Detroit teachers have an attendance problem
40% of Detroit teachers were frequently or chronically absent last school year, according to the Detroit Public Schools Community District
The Detroit Public Schools Community District has an issue with attendance, and it’s not just students who miss class.
Detroit’s Superintendents Report from Oct. 11 reveals that teachers in Detroit have absenteeism issues. It placed the share of “Teachers with Excellent or Moderate Attendance” at 60.4% for the 2021-22 academic year. This is down from 83.8% in 2020-21. Pre-pandemic, the teacher rate was at 69.5% in 2018-19 and 82.6% in 2019-20.
Last school year, 40% of teachers in Detroit were frequently or chronically absent. Frequently absent means between 11 and 17 days absent, while chronically absent means 18 or more days absent, according to the National Council on Teacher Quality, whose definitions are used in the superintendents report.
As for students, Detroit schools lagged the state, with an attendance rate of 75.6% for the 2021-22 school year. The state average, which dropped 4.1 percentage points from the previous year, was 88%. Detroit schools were at an 84% attendance rate pre-pandemic and the statewide average was 92.9%, according to the Detroit Free Press.
Gov. Gretchen Whitmer ordered schools to shut down from March 2020 through the end of the 2019-20 school year. While most school districts in the state reopened in fall 2020, some with options to attend in-person or online, Detroit teachers fought to keep their classrooms shut.
The Detroit Federation of Teachers threatened an illegal strike and demanded the schools stay shut to in-person learning until the district reached the last phase of Whitmer’s pandemic recovery plan. This phase would happen only when COVID-19 cases are near zero.
Online schooling was a struggle for Detroit students. At the start of the pandemic, 90% of students had no access to the internet or to electronic devices, according to The Washington Post.
If teachers’ demands had been met, Detroit schools still would not be back to in-person learning, according to Michael Van Beek, director of research at the Mackinac Center for Public Policy.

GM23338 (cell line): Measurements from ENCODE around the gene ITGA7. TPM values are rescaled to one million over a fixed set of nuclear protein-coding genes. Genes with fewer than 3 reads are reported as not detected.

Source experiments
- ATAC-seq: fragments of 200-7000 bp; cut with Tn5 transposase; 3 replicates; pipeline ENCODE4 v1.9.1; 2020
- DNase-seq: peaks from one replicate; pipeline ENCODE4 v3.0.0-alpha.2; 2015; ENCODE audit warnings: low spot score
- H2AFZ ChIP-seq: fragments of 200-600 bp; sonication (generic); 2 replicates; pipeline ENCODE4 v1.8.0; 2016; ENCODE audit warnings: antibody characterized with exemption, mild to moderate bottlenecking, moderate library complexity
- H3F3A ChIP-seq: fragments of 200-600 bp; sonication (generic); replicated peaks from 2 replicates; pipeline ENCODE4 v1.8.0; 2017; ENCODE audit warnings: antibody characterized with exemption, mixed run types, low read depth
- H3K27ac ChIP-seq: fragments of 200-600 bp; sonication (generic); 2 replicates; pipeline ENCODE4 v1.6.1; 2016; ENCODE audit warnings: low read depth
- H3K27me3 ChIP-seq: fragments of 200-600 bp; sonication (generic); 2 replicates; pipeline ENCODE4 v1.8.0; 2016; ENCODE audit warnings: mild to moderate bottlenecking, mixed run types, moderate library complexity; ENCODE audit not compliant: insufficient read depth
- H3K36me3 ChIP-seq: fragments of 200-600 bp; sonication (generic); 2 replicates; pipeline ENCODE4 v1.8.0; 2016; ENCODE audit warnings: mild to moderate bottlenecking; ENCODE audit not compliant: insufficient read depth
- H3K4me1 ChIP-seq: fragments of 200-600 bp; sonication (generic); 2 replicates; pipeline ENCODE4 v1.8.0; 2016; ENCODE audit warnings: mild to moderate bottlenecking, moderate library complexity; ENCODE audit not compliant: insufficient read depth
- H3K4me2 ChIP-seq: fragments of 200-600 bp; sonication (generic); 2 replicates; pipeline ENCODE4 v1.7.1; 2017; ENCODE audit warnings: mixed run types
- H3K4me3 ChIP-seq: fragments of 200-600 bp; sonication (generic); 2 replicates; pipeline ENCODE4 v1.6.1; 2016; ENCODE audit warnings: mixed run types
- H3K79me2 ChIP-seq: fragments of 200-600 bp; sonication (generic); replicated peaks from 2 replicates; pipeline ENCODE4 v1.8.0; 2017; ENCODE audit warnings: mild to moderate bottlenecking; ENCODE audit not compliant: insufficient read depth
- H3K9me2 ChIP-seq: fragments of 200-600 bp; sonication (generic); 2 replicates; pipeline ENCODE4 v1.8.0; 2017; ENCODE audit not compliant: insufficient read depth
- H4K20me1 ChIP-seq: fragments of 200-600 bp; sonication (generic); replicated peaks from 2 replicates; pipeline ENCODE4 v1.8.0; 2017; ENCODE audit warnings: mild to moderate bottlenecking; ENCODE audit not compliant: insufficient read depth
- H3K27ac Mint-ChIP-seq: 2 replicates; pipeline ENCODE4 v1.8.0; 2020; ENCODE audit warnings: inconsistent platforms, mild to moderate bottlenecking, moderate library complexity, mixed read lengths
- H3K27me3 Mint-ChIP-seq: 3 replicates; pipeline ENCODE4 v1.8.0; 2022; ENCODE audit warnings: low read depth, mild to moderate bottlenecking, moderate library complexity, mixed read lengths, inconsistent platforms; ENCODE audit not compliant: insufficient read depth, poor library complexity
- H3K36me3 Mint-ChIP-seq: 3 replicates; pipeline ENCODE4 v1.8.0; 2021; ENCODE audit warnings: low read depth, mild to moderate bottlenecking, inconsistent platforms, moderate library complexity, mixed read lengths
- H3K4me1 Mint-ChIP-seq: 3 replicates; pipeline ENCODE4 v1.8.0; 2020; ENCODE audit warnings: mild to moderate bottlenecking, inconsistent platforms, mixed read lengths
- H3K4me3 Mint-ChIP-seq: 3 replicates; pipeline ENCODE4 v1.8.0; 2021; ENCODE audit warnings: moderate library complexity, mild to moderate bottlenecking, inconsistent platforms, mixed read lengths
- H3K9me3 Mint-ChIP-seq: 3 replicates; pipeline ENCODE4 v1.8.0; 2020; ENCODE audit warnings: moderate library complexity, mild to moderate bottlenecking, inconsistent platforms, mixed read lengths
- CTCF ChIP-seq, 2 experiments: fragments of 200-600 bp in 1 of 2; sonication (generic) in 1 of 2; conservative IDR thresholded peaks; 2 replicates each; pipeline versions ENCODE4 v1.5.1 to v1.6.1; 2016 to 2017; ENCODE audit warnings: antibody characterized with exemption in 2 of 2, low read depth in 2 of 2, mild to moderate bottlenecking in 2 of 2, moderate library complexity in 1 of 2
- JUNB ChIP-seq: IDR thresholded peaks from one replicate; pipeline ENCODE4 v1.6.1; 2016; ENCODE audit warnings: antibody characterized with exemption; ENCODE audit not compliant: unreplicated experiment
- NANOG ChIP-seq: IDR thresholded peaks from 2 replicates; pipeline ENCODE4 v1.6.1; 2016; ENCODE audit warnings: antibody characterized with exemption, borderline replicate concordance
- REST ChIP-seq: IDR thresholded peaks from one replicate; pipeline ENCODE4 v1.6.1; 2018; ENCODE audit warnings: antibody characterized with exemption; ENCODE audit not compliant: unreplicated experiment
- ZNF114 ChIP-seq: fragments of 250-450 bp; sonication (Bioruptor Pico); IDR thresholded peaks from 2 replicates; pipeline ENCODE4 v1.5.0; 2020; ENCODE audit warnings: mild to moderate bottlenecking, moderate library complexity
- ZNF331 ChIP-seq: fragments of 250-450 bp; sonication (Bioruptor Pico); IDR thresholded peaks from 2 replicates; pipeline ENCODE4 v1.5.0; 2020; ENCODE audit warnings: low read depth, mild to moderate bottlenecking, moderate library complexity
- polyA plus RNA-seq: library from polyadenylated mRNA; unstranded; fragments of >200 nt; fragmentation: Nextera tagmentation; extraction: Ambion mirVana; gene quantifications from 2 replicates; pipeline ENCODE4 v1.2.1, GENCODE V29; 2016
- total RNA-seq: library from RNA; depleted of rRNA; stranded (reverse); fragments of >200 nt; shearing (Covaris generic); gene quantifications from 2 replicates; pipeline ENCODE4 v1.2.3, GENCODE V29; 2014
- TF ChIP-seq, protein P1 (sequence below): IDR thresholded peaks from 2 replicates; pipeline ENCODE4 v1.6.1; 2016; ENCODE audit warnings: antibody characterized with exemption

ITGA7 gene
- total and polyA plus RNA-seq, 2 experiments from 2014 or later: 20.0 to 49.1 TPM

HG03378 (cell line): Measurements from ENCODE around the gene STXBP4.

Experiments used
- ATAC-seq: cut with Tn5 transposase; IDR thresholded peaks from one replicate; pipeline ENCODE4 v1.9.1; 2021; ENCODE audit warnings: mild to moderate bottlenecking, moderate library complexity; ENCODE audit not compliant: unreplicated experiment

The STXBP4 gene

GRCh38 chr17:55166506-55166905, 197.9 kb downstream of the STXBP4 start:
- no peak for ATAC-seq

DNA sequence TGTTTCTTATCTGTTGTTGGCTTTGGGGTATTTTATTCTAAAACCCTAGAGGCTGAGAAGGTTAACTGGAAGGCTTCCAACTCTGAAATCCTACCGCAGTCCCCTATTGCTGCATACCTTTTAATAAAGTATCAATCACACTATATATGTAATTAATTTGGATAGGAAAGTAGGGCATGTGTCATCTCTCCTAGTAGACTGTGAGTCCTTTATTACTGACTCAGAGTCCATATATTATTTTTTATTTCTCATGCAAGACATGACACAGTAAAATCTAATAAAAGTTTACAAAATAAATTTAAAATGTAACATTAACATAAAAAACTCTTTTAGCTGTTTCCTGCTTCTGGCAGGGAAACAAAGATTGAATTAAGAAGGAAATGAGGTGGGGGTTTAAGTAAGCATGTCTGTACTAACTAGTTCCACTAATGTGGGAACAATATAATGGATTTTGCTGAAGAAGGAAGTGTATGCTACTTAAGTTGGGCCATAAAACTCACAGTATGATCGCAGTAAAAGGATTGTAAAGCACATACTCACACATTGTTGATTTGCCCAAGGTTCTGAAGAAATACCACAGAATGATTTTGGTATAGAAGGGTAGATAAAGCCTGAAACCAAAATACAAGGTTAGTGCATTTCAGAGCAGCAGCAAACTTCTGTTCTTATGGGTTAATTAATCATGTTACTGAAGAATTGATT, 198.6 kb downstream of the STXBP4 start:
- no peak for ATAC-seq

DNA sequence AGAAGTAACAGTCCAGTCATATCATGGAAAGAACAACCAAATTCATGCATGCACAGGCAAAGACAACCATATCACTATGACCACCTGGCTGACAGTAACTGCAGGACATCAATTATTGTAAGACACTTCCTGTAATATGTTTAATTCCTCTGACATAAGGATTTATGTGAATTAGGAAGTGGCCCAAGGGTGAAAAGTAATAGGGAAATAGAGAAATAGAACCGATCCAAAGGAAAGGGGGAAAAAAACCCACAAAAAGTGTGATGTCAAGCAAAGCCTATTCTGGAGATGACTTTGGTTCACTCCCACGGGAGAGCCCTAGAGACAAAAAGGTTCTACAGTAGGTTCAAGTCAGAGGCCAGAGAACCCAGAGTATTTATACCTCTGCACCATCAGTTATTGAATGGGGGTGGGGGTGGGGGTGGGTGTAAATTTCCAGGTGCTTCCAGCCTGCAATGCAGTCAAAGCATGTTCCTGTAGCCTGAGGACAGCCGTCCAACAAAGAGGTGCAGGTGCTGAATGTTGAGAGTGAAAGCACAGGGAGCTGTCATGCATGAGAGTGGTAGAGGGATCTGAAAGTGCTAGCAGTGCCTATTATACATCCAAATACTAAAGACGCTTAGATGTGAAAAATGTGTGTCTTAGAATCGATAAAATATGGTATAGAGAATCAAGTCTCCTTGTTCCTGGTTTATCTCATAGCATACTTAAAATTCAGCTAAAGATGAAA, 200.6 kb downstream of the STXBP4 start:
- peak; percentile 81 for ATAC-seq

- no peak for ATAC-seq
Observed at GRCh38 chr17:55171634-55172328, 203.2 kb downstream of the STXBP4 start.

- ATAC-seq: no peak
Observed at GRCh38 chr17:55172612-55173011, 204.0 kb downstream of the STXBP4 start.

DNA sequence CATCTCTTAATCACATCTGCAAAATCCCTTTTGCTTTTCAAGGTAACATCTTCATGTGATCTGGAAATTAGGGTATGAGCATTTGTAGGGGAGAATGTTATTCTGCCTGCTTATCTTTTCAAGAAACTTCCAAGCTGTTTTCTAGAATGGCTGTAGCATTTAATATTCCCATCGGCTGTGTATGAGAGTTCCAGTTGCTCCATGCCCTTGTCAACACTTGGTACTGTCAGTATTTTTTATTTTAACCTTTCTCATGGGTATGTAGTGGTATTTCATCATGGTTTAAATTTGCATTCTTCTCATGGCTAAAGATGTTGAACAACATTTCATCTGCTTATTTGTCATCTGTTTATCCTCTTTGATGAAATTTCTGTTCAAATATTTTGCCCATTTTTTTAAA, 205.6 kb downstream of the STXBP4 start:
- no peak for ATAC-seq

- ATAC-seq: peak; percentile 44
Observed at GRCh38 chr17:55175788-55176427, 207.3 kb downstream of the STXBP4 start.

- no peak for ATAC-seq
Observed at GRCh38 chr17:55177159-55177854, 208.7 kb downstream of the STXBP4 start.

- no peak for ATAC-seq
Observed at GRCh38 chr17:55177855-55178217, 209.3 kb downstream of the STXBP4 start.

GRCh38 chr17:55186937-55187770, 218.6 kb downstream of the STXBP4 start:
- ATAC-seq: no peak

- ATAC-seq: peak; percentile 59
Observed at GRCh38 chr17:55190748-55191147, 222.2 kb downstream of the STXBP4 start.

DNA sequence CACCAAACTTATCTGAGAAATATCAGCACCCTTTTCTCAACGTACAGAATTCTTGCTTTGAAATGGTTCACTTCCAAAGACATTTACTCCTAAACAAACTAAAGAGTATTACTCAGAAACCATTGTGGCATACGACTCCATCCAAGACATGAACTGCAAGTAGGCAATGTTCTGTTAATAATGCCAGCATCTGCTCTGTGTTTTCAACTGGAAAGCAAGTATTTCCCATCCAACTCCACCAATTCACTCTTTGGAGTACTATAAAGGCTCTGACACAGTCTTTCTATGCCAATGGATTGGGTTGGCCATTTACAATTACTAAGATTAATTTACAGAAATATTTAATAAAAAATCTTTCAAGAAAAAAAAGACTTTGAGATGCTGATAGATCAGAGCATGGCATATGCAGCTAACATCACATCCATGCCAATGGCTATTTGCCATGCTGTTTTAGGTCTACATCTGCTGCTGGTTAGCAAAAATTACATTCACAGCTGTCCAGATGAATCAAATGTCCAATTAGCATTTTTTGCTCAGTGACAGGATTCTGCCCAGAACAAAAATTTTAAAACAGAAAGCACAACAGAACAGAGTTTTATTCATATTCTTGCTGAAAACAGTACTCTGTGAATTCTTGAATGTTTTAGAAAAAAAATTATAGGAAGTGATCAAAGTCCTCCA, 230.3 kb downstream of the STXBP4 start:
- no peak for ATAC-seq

“Attempting to eradicate an easily transmissible coronavirus was a fool’s errand that caused considerable suffering, perhaps most significantly for children,” Van Beek told Michigan Capitol Confidential.
Nikolai Vitti, superintendent of Detroit schools, told CapCon in an email he expects student and teacher attendance will improve.
“Our district having lower student attendance than the state is not a new challenge,” Vitti wrote. “We know that concentrated poverty in the city as compared to the rest of the state can disrupt consistent student attendance. Prior to the pandemic, the district improved average daily attendance from 82% to 85% and reduced chronic absenteeism from 66% to 55%. The pandemic certainly disrupted our progress in this area due to the challenges associated with online learning, students contacting COVID, and quarantining rules that required close contacts to quarantine for 14-10 days last year. Despite these pandemic challenges, we demonstrated improvement in average daily attendance last year from 71% to 76%. With COVID management and the quarantining requirements behind us this school year, we will once again see improvement in average student daily attendance and chronic absenteeism. Last year was a difficult year for all teachers with the return of in person learning while still managing COVID. We know teacher attendance will improve this school year.”
Teachers in public schools nationally had almost three times the chronic absence rate as their charter school counterparts, according to a 2017 report from the Thomas B. Fordham Institute. Public schools had a rate of 28.3%, compared to charter schools at 10.3%.
Michigan Capitol Confidential is the news source produced by the Mackinac Center for Public Policy. Michigan Capitol Confidential reports with a free-market news perspective.